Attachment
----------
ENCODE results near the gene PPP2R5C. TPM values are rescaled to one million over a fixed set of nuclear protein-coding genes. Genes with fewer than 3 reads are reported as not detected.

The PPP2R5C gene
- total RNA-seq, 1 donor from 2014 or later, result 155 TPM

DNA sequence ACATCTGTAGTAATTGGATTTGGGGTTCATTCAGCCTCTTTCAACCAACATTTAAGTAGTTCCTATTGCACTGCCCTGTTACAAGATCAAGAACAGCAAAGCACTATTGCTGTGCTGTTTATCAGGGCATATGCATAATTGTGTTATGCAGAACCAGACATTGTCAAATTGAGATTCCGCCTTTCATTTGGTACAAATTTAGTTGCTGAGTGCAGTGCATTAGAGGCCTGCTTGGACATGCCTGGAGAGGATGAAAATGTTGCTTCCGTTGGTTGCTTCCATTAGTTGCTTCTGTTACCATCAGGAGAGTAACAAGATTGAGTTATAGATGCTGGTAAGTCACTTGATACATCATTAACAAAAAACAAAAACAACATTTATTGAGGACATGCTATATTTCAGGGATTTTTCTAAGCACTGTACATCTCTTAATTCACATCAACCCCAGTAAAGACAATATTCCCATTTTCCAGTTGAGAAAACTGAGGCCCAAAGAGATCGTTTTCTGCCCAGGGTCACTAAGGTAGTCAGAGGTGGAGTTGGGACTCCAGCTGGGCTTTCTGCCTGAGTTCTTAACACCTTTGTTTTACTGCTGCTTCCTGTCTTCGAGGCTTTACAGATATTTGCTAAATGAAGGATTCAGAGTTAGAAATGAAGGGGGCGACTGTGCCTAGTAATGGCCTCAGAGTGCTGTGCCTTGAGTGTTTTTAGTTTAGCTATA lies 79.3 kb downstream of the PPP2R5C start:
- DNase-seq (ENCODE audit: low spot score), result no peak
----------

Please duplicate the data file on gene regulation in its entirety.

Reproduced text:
ENCODE results near the gene PPP2R5C. TPM values are rescaled to one million over a fixed set of nuclear protein-coding genes. Genes with fewer than 3 reads are reported as not detected.

The PPP2R5C gene
- total RNA-seq, 1 donor from 2014 or later, result 155 TPM

DNA sequence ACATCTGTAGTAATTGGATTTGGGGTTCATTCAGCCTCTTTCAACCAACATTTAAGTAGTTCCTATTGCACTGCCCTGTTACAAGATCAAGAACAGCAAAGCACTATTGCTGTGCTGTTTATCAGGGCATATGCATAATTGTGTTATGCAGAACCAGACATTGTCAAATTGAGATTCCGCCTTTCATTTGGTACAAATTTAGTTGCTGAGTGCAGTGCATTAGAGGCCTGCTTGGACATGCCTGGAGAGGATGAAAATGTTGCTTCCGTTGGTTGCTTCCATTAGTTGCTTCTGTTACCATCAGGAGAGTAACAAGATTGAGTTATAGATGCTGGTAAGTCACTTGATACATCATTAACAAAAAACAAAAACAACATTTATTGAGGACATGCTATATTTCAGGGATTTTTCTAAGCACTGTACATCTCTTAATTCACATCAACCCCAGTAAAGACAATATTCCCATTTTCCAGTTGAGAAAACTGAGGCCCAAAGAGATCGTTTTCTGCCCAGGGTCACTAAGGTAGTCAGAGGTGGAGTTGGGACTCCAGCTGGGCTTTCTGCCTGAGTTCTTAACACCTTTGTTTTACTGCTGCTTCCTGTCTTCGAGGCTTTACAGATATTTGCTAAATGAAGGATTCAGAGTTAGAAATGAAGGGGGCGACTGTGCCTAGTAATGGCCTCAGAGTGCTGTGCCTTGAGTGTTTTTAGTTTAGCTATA lies 79.3 kb downstream of the PPP2R5C start:
- DNase-seq (ENCODE audit: low spot score), result no peak